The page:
About the Author: Lizzie Janniello is a Project HEAL treatment grant recipient. She graduated from Hillsdale College with a degree in Psychology in 2014. Lizzie lived in DC for several years, working at the American Psychological Association and a large research firm. She recently moved to Cleveland, OH and wants, more than anything, to help others recover from their eating disorders.
I work in a medical practice. I’m a medical assistant. I greet the patients, escort them to their exam rooms, get all of the information, and take their vitals. When we get to the “I’m just going to have you step on the scale so I can get your weight” part, there is always a pit in my stomach. I have not had one person that is eager or happy to oblige with the task I suggested. It brings down the entire mood of the person, eating disorder or not.
It’s a terrible feeling for the patient, but also for me because I get it. We allow this silly number to have so much power over us that it literally can make or break someone’s day. I have gotten used to dealing with the patient’s comments, because well, we have no choice. I need to get their weight, it’s part of my job, it’s protocol. I try to make jokes to make light of the situation, and normally we get through the awkward moment fairly quickly. The part I’ll never get used to is the patient’s that say to me “If I looked like you I wouldn’t have a problem getting on the scale.” I grit my teeth, and I smile, because what else can I do?
I can’t tell them that I was a slave to the scale, I spent my days not eating, or getting rid of every little morsel of food I did let myself indulge in. I did this because I didn’t want to look like me. I was depressed, I was sad, I was trapped in my own body and I was a slave to the scale and my eating disorder. One hospitalization and treatment center after another, hostage by my own mind for 12 years. They don’t know this though, how could they? I’m short, and at my healthy body weight I am on the smaller side, but I’m healthy. I’m strong, I’m courageous and I beat a disease that almost killed me.
I’m proud of the way I look because it took me a long time to get to that point, and you know what? If you were me, you wouldn’t have a problem getting on the scale because I don’t have a scale, I don’t weigh myself because I am more than a number and I will never let a day be ruined by a number. I will never be a hostage to a number and I am damn proud of that. Recovery has given me my life back, and it has given me so much more than that as well. A new outlook on life, a new power. A new passion for helping people especially those struggling just like I was. I know these patients don’t mean any harm by what they are saying, but I guess my feeling is, you can never be too careful with blunt statements. Everybody is fighting their own battle and demons, think before you speak, bring each other up. Spread love, not hate, and especially not germs.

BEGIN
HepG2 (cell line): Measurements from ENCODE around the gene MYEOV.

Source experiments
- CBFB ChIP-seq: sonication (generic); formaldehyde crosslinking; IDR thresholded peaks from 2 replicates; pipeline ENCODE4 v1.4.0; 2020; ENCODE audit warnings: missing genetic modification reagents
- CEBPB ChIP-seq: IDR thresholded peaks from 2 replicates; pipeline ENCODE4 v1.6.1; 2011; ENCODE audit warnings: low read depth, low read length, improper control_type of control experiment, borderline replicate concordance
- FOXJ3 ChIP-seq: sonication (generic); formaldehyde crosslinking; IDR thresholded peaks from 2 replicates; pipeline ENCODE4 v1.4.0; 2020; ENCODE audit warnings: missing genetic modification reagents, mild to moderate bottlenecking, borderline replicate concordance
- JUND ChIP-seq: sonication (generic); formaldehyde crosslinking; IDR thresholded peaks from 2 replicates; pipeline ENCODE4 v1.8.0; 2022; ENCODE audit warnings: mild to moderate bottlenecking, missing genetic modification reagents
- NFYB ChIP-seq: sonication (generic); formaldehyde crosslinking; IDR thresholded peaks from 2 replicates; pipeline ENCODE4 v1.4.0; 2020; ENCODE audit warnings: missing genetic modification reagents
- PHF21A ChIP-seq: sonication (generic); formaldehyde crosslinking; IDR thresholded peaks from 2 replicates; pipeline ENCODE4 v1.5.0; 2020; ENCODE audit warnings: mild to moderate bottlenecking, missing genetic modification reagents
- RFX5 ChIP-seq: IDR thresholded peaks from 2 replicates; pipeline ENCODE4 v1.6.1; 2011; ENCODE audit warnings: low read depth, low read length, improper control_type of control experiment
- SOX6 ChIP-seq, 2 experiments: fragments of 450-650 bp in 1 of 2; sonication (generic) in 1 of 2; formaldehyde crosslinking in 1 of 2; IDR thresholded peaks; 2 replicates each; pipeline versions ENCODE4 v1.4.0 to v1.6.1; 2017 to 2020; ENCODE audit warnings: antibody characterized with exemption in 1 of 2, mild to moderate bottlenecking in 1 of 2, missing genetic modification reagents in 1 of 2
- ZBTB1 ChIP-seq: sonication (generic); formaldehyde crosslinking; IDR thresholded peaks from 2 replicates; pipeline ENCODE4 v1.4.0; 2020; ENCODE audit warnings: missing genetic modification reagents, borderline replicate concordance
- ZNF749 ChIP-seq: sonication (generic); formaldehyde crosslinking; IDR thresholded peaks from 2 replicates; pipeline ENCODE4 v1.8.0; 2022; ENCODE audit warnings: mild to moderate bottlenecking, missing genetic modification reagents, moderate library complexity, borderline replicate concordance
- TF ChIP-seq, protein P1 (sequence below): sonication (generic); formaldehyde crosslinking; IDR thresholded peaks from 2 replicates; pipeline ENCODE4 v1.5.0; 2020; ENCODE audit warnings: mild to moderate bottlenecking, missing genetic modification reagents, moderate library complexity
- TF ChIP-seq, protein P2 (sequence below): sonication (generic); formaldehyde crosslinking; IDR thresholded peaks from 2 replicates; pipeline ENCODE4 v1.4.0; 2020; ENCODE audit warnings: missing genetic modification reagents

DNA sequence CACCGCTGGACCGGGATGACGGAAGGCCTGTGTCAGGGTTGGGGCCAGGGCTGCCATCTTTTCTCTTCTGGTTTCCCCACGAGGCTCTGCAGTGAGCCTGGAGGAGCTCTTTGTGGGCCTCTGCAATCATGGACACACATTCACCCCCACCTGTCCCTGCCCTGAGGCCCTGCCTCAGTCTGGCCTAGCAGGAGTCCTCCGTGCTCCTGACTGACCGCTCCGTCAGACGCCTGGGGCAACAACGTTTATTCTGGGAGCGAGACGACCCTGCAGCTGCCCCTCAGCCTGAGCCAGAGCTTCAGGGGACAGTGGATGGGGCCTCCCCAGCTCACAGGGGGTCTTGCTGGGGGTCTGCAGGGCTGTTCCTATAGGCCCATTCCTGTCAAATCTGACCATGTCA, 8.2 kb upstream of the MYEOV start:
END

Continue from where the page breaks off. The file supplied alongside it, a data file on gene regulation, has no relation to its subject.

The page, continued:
About the Author: Brenna Briggs is a Project HEAL Boston Chapter volunteer.
In honor of my official discharge from my (almost) 4 year journey of being in all different levels of treatment, I want to repost an article I wrote for an awesome online magazine, “Be Wise”, started by my beautiful friend and role model, Ceciley Hallman.
I spent the majority of my high school experience in treatment for my eating disorder. Strong people fight cancer. Brave people fight in war. Educated people fight within a justice system. I fight with myself. I fight a battle inside my head every day. It is not easy, nor enjoyable, and it is certainly not a choice. A common phrase one might here is, “You are your own worst critic.” Analyzing the world around us, why shouldn’t we be harsh on ourselves?
Women and men are bombarded with guidelines the world has laid out for us. For example, a common expectation is to look like we always have everything together. Mothers are supposed to be holding the world on their shoulders, smiling, without breaking a sweat. Men are coached to show no sign of weakness. One’s manhood is threatened when they choose to open up to someone. The world has also given men and women guidelines on what the ideal body looks like. Men are supposed to be built and muscular, when women need to be skinny yet curvy. Women are taught they need make up to look beautiful… the list goes on and on. So how does that impact our lives?